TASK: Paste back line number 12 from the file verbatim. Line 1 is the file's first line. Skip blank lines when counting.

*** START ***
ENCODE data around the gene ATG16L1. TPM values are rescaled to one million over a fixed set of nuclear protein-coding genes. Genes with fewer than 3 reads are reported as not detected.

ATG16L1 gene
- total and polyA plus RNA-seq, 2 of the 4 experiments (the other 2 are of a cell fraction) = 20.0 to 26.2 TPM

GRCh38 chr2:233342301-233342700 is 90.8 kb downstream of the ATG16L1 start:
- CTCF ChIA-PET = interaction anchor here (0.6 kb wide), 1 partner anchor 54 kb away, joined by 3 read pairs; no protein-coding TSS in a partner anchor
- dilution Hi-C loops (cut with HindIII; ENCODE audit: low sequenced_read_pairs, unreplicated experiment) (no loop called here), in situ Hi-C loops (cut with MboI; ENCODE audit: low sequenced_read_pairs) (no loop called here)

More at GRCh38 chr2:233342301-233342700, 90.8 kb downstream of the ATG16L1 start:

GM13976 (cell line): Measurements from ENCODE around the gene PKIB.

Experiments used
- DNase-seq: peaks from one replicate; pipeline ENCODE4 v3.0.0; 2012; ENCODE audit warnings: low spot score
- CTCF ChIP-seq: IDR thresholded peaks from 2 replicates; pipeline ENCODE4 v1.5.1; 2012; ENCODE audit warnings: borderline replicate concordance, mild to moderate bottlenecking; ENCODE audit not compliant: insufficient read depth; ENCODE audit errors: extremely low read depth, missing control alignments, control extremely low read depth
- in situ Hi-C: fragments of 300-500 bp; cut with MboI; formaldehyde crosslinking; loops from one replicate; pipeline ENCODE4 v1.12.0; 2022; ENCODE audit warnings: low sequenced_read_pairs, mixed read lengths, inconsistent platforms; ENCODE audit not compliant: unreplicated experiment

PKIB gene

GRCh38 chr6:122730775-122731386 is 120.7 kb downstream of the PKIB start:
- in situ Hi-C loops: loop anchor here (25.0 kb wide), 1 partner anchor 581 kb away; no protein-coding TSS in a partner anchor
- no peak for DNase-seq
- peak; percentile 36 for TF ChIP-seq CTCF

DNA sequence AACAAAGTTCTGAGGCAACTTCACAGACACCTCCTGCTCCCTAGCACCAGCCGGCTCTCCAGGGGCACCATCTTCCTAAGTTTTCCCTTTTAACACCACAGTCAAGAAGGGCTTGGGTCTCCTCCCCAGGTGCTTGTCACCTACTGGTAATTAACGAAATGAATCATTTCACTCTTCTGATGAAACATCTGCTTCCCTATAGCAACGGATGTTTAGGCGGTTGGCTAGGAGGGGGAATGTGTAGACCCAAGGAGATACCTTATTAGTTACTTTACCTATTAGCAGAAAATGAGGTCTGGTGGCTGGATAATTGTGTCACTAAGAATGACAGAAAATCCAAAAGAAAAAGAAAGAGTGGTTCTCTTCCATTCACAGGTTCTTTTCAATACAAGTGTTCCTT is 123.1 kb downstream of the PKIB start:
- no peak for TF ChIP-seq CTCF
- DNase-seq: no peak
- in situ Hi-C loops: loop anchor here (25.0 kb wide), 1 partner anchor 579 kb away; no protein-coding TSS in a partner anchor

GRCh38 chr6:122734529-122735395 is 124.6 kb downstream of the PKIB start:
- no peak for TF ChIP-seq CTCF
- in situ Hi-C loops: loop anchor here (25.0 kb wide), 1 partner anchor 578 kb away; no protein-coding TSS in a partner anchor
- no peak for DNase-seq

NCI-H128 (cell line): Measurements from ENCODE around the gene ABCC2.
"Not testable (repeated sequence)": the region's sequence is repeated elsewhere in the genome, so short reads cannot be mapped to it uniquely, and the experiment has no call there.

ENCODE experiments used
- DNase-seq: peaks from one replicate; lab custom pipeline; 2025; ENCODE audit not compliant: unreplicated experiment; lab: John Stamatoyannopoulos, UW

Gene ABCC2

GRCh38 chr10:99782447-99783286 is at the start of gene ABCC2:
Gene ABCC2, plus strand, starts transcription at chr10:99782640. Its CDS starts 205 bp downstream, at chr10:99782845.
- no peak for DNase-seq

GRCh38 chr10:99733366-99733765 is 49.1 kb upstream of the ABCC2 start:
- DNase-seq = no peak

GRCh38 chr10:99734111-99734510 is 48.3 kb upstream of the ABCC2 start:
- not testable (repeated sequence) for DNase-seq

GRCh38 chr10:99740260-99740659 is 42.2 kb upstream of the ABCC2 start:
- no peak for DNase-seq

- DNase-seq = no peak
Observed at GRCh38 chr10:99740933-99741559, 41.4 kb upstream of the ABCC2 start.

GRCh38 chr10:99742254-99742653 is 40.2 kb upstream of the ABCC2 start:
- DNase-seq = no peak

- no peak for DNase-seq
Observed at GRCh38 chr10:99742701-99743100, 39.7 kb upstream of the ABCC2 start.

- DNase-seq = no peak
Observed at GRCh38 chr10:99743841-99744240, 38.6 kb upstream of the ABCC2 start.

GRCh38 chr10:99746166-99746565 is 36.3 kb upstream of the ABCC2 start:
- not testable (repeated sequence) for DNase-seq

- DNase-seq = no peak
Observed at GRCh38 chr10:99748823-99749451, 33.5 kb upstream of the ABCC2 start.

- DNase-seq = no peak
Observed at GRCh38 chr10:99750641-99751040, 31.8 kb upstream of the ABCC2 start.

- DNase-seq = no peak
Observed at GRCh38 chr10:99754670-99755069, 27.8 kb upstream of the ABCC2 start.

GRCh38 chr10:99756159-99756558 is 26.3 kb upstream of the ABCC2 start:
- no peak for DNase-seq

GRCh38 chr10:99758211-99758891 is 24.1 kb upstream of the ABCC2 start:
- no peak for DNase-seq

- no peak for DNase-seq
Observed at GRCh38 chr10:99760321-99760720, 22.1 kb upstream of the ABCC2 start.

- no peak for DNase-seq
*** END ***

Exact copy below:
- in situ Hi-C: fragments of 300-500 bp; cut with MboI; formaldehyde crosslinking; loops from one replicate; pipeline ENCODE4 v1.12.0; 2022; ENCODE audit warnings: low sequenced_read_pairs, mixed read lengths, inconsistent platforms; ENCODE audit not compliant: unreplicated experiment